Nazi crisis demo flops

Searchlight - August 2009

An attempt by the nazi Dutch People's Union (NVU) to profit from the economic crisis by demonstrating against "casino capitalism" attracted the lowest turnout of fascists for years.

The town of Den Bosch was selected for the demonstration on 23 May and, on the eve of the event, the NVU had to challenge a ban imposed by the town's mayor and won.

Trying to ban the demonstration was bad move by the mayor, Ton Rombouts, who should have known that, since 2001, courts have consistently ruled in favour of the freedom to demonstrate and that a demonstration can only be banned if there is a danger to health, if traffic cannot be controlled or if there are insufficient of police to prevent public disorder.

Rombouts made a lot of noise in the media, depicting Den Bosch as a potential battleground but, after the court ruling, he could only declare a state of emergency in the town.

As it turned out it was a waste of effort. Only 60 nazis traipsed along to the demonstration, with half the infamous "black block" missing, with the section of Blood & Honour Flanders that consists mostly of Dutch nazis absent and no German marching drums or sound system in evidence.

Despite forty-four bystanders being arrested for shouting or blowing whistles, the nazi demonstration was harassed and jeered along its entire route by angry citizens, local youngsters and anti-fascists.

Totally surrounded by riot police, the nazis made a quick and mostly silent march before being escorted by police to the local railway station. It was not a good day for the nazis: one of their flags was stolen, their speeches were not heard and, as usual, their leader Constant Kusters blamed everybody but himself for the fiasco.

Meanwhile, a project aimed at preventing the far-right from exercising influence among young people ended in the village of Winschoten, in the north of the Netherlands.

Winschoten is the centre of a number of villages and is home to the area's schools, a shopping centre and to bars and dancing venues where youngsters gather. The local economy is weak and people tend to migrate to the big cities in the west of the Netherlands in search of career opportunities.

Despite, the relatively deprived character of the area, organised right-wingers were, by and large, absent until 2001, when the second generation of "Gabbers" followers of hardcore techno music emerged.

As a result, problems around asylum seekers' centres in the area steadily mounted and, from 2003 onwards, there were numerous gangs of right-wing youngsters causing racist violence.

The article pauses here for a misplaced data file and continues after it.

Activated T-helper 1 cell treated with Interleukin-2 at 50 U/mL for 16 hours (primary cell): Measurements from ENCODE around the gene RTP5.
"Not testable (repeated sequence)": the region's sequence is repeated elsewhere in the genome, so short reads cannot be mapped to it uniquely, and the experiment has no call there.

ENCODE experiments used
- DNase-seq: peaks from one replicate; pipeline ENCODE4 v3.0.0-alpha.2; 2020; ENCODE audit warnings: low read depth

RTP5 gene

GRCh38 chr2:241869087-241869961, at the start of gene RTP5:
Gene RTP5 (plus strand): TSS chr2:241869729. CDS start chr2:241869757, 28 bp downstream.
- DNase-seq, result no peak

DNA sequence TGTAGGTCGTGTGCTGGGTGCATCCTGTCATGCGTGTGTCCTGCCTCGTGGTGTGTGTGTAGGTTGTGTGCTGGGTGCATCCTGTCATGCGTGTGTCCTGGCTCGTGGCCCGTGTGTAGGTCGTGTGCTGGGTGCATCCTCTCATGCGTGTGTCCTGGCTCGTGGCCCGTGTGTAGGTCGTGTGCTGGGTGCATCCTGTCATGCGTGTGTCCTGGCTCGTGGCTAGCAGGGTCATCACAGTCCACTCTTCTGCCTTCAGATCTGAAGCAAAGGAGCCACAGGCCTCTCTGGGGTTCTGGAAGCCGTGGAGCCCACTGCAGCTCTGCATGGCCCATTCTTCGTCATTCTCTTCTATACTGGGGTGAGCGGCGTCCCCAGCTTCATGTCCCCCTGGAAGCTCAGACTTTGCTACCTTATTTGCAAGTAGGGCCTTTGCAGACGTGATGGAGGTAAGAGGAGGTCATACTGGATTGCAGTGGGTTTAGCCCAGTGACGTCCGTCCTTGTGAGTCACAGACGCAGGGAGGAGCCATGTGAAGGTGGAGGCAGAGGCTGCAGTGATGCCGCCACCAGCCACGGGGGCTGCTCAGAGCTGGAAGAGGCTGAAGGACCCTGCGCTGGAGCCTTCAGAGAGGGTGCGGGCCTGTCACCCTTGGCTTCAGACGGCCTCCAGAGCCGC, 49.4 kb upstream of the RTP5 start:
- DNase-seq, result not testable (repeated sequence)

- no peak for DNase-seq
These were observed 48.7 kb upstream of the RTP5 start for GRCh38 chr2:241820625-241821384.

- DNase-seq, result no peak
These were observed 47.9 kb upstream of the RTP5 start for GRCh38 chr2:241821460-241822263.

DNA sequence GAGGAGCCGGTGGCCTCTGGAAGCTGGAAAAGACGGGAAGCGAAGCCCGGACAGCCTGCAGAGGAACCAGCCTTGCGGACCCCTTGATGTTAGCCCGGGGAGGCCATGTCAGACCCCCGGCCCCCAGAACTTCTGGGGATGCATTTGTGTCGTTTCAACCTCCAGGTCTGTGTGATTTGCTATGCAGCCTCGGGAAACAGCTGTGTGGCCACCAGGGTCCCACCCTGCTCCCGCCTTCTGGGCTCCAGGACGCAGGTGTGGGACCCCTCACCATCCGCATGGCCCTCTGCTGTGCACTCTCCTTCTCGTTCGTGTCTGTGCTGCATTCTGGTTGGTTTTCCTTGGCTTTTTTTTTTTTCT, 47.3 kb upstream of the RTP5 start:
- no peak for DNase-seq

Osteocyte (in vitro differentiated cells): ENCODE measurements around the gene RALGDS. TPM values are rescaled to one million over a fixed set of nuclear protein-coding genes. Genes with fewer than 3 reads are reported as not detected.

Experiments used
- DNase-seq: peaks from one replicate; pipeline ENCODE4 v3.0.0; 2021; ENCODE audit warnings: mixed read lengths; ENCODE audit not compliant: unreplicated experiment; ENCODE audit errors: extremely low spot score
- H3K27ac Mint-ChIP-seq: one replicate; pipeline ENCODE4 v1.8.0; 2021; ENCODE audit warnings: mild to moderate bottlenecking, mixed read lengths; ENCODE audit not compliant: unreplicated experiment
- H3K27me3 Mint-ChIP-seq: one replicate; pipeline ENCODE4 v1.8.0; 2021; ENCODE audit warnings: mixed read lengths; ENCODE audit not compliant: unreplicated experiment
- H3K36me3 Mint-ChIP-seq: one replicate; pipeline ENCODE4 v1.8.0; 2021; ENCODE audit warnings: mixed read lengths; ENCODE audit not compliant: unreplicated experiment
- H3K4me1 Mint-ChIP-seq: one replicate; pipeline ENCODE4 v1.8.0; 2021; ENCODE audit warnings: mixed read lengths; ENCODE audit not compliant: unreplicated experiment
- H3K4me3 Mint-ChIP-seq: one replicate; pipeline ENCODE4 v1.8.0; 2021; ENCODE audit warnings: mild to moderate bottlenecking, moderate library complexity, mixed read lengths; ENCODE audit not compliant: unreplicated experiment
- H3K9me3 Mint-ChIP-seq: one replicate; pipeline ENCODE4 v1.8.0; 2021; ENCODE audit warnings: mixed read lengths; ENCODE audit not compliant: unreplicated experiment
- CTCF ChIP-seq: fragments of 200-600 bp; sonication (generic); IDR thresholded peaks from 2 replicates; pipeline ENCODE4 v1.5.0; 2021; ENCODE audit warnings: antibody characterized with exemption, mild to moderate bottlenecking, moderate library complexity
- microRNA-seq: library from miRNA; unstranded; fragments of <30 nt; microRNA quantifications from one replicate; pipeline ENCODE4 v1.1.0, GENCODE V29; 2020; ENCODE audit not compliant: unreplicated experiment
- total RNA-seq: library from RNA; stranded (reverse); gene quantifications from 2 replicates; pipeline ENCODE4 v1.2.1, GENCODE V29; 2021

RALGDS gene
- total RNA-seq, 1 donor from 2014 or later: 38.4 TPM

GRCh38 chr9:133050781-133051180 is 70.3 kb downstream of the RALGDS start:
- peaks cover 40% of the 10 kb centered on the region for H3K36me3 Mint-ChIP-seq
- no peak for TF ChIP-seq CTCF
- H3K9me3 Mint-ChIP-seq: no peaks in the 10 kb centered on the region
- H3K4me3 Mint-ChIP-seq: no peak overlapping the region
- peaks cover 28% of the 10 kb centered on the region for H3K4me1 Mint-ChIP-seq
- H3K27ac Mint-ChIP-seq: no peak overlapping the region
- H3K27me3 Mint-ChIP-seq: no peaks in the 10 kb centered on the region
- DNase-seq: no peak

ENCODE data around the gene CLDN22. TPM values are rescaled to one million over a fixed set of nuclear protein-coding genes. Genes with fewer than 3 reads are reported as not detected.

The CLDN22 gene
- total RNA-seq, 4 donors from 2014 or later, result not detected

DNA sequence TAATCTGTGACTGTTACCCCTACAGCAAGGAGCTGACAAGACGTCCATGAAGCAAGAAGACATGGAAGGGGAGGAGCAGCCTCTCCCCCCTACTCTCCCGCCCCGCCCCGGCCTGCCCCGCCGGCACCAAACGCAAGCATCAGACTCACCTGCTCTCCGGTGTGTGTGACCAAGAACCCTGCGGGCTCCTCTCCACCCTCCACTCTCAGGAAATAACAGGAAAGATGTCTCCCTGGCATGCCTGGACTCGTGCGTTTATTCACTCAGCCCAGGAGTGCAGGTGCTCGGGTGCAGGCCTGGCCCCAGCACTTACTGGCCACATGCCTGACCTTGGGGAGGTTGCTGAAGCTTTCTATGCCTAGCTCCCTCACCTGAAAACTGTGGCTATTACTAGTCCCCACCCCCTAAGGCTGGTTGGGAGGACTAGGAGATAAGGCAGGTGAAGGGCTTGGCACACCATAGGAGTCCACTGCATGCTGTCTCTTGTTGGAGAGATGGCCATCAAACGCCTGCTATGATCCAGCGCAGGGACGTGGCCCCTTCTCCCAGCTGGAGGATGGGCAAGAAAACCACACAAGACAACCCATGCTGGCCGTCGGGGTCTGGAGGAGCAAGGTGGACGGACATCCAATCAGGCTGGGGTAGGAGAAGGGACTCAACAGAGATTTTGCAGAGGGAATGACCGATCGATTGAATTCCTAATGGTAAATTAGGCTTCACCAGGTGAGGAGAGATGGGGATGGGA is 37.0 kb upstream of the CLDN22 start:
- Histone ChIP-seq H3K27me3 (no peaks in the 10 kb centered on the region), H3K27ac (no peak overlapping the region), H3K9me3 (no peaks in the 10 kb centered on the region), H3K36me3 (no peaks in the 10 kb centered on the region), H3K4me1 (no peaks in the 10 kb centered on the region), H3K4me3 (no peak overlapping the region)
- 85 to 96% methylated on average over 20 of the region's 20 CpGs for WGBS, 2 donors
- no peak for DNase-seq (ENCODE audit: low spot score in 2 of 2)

In Winschoten itself, a group was recruited by several older and more experienced people from the nazi Blood&Honour (B&H) network who gave them a meeting place and had money and resources to organise parties and concerts for them.

Some members of the Winschoten group even showed up at a boot camp organised by the fascist Nationale Alliantie (NA) at the time an ally of B&H in Belgium.

By 2007, the situation in Winschoten was more or less out of control with a hardcore of active B&H nazis, youngsters who had been recruited by them and large numbers of other youngsters from Winschoten and the surrounding area who could potentially be recruited by them.

Something had to be done and a project was launched to try to address the deteriorating situation. Its focus was on the latter group of potential nazi recruits and the local authority, the juvenile police, schools, the labour movement and youth workers teamed up to start working with twenty-two "endangered" youngsters.

The central goal of the operation was to prevent the youngsters from entering the nazi scene and to steer them away from it by helping them helped with jobs, housing, education and drugs and alcohol problems. As a result, fifteen of the youngsters were "deradicalised" and the hardcore cell of B&H was badly hit by the publicity around the project and forced to beat a retreat.

Though there has been, without doubt, a measure of success, it is clear that problems with racist youngsters in Winschoten are far from over as shown by two demonstrations by young racists against a housing project for asylum seekers in May and June.

Whether the Winschoten project will be extended to other areas of the Netherlands is not yet clear.

Jeroen Bosch for Alert! and Antifa-Net

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